While Rosenbaum wasn’t in the studio yet, two of his apprentices were, and a window in the studio provides a clear view into their workspace without visitors feeling any of the heat. The whole process is fascinating to watch, and employees gladly explain what’s happening in front of them.
Hello new date spot: Rosetree even offers glassblowing classes. Most glass studios close during the summer months because of the sweltering heat but Rosetree is one of the few open year-round.
Just two blocks away from Rosetree is Calliope Puppet Studio. Yes, you read correctly: puppets. Puppeteer Karen Konnerth handcrafts most of the puppets in her studio, which also consists of a theater that she changes for each show.
Konnerth travels the world, instructing teachers on how to incorporate puppets into their daily lessons, such as history and social studies. She’s a teacher herself, at St. Mary’s Academy.
Step into her studio, and you can see the influences of Konnerth’s travels on her puppets and shows, which include puppets from different cultures.
“My shows always have audience interaction,” she said. “It’s just a way to carry it a step further.”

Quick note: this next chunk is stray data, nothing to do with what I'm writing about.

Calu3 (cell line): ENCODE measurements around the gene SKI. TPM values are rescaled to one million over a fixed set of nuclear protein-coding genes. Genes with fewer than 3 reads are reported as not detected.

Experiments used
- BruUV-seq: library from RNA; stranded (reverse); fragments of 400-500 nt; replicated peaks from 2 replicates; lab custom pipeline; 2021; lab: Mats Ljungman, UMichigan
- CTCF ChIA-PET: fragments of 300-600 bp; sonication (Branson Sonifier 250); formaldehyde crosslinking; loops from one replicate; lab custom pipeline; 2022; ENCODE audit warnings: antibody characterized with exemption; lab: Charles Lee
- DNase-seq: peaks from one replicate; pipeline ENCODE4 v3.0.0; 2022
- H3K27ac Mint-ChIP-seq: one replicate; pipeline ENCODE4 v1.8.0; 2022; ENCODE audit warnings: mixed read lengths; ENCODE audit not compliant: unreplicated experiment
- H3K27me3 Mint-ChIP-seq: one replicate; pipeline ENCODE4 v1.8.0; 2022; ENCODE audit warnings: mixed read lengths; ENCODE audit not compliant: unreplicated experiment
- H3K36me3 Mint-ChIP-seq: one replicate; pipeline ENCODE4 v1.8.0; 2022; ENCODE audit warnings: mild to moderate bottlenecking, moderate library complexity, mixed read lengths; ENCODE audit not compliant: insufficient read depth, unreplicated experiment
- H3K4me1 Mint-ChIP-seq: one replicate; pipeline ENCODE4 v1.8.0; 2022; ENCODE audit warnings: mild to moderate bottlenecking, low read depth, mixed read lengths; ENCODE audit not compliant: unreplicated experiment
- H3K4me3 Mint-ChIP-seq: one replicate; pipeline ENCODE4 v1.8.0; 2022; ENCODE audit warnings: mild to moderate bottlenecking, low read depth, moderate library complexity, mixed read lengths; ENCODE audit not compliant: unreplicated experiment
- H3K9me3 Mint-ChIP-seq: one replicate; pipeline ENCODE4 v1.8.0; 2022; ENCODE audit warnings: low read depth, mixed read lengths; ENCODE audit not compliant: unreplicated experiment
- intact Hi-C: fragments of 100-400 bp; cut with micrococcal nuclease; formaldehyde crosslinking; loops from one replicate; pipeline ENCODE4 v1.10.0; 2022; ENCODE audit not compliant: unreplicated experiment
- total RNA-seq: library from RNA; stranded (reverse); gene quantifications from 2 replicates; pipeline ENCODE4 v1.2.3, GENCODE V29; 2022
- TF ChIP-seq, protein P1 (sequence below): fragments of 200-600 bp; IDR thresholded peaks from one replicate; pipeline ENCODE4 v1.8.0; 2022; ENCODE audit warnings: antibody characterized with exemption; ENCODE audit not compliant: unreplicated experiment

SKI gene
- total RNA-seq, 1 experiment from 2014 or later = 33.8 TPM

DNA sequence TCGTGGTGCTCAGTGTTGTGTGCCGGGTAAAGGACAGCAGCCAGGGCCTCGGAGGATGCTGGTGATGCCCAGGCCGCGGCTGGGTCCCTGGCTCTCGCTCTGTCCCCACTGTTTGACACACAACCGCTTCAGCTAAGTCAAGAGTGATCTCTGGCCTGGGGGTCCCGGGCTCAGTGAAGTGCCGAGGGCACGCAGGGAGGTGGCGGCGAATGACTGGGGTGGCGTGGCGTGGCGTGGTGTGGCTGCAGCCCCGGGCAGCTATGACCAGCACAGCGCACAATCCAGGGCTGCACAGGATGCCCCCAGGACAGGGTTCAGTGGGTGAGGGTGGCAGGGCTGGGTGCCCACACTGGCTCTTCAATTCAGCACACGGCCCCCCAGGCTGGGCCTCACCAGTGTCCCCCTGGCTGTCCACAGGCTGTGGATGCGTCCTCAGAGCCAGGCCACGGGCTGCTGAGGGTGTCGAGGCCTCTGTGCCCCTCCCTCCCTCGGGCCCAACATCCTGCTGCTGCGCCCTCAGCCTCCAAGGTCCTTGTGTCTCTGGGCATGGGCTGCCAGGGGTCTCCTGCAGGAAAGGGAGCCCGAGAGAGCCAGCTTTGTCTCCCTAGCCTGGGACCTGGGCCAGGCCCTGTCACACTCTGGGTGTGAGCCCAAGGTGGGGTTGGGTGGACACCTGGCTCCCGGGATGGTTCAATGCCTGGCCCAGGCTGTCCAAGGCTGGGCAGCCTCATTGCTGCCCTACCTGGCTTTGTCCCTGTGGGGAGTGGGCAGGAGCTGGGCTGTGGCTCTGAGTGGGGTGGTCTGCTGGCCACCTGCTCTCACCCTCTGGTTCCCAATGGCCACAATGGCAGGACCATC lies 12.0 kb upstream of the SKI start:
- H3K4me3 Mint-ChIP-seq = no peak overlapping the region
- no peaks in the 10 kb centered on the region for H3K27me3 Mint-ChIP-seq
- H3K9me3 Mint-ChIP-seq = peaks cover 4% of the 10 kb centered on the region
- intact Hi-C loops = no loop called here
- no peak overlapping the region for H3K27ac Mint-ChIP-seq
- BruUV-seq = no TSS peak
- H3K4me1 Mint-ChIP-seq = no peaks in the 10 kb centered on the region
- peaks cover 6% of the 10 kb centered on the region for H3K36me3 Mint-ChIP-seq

By this point, all my walking had made me work up a thirst. On my way back toward One Stone Cafe, I stopped at the neighborhood grocery, Faubourg Fresh Market.
The store really brought home the neighborhood aspect of the area. There were local products, such as Honey Island Swamp honey and Hola Nola tortillas. There was fresh produce and a pretty good wine selection for a place some would consider a corner store.
The owner, Nick, was at the counter and rang up my items while telling me about the grocery’s role in the neighborhood.
Would you make all of your groceries here? Probably not, but for that one thing you forgot to grab for dinner, this is the place.
Algiers Ferry Landing
So, honestly, this was the only place I knew about on this trip before actually arriving in Algiers. The ferry is a convenient way to get from Downtown to Algiers, especially if there’s traffic on the bridge.
Since tourists tend to venture on this side of the river, once you exit the ferry, there’s a big sign telling you the different places you can visit. They must have known I was coming.
Walking along the levee is definitely relaxing. The view of the city from the other side of the river was gorgeous and a different vantage point from the usual.